After losing the congressional election in 1988, largely as a result of his support for an assault weapons ban, in 1990, Bernie had to make a deal with the gun lobby in Vermont to become the first socialist elected to congress in decades. He didn’t try to hide this fact during the debate. He continues to stick to his guns. He refuses to apologize or pander on the issue. But why has he let Hillary win the moral high ground on this issue when her private business ventures and State Department decisions (is there a difference for her?) have so obviously contributed more to world-wide gun violence than all the other presidential candidates and currently serving congresspeople combined? It’s as if Bernie’s been told by the party bosses that the transnational military-industrial complex is off limits during the primary campaign. He’s not allowed to mention it in earshot of any of the major media networks. At least, not as long as he wants to remain a member of the Democratic party.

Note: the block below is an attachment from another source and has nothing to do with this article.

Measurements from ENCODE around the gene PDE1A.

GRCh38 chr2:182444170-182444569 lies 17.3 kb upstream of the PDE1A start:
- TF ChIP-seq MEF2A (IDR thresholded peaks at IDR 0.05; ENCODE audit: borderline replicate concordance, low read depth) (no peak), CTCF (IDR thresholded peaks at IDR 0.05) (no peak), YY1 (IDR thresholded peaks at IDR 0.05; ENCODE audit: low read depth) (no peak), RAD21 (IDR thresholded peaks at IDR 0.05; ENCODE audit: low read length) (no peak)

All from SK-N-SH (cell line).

USA_2009._Percent_of_adult_males_incarcerated_by_race_and_ethnicity.pngBernie and Hillary agree that many of our nation’s public and private institutions bear the scars of a racist past. Where they differ is in their prescriptions. Hillary offers platitudes. When challenged, she remains defensive and dismissive. Bernie’s response to the mass incarceration of 2.2 million Americans is universal public education from K through college and a thorough cultural overhaul and demilitarization of the criminal justice system.

On the ecological crisis (mentioned for the first time an hour into the debate and discussed for about 10 minutes), Hillary is arguing that fracking is part of the “bridge” to renewables. She’s refusing to take swift and decisive action to disempower the fossil fuel industry on behalf of future generations.